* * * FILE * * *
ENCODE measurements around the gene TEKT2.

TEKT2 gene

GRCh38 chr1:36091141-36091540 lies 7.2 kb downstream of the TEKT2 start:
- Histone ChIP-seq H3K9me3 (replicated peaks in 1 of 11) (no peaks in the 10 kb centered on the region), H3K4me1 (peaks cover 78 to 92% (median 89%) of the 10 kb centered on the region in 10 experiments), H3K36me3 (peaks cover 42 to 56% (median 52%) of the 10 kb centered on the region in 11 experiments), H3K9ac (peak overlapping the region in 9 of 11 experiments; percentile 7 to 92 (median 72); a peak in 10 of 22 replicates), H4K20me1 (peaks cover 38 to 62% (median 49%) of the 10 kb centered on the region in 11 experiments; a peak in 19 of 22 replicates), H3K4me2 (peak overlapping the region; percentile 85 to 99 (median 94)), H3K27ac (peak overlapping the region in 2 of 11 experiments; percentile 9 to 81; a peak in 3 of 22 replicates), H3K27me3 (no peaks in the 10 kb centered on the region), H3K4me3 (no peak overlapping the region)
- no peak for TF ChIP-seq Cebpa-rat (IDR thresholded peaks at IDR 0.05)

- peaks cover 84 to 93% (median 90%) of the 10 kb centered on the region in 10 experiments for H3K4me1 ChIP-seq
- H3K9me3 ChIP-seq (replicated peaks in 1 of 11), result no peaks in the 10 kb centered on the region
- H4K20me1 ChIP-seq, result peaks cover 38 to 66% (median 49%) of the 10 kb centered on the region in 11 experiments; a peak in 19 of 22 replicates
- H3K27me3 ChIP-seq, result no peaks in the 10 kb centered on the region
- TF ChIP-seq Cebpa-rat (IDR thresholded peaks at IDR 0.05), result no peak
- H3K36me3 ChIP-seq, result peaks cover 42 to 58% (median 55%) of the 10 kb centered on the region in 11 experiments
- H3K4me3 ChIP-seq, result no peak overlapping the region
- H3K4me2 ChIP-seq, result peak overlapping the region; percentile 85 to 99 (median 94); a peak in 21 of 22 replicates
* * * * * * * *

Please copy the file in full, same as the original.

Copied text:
ENCODE measurements around the gene TEKT2.

TEKT2 gene

GRCh38 chr1:36091141-36091540 lies 7.2 kb downstream of the TEKT2 start:
- Histone ChIP-seq H3K9me3 (replicated peaks in 1 of 11) (no peaks in the 10 kb centered on the region), H3K4me1 (peaks cover 78 to 92% (median 89%) of the 10 kb centered on the region in 10 experiments), H3K36me3 (peaks cover 42 to 56% (median 52%) of the 10 kb centered on the region in 11 experiments), H3K9ac (peak overlapping the region in 9 of 11 experiments; percentile 7 to 92 (median 72); a peak in 10 of 22 replicates), H4K20me1 (peaks cover 38 to 62% (median 49%) of the 10 kb centered on the region in 11 experiments; a peak in 19 of 22 replicates), H3K4me2 (peak overlapping the region; percentile 85 to 99 (median 94)), H3K27ac (peak overlapping the region in 2 of 11 experiments; percentile 9 to 81; a peak in 3 of 22 replicates), H3K27me3 (no peaks in the 10 kb centered on the region), H3K4me3 (no peak overlapping the region)
- no peak for TF ChIP-seq Cebpa-rat (IDR thresholded peaks at IDR 0.05)

- peaks cover 84 to 93% (median 90%) of the 10 kb centered on the region in 10 experiments for H3K4me1 ChIP-seq
- H3K9me3 ChIP-seq (replicated peaks in 1 of 11), result no peaks in the 10 kb centered on the region
- H4K20me1 ChIP-seq, result peaks cover 38 to 66% (median 49%) of the 10 kb centered on the region in 11 experiments; a peak in 19 of 22 replicates
- H3K27me3 ChIP-seq, result no peaks in the 10 kb centered on the region
- TF ChIP-seq Cebpa-rat (IDR thresholded peaks at IDR 0.05), result no peak
- H3K36me3 ChIP-seq, result peaks cover 42 to 58% (median 55%) of the 10 kb centered on the region in 11 experiments
- H3K4me3 ChIP-seq, result no peak overlapping the region
- H3K4me2 ChIP-seq, result peak overlapping the region; percentile 85 to 99 (median 94); a peak in 21 of 22 replicates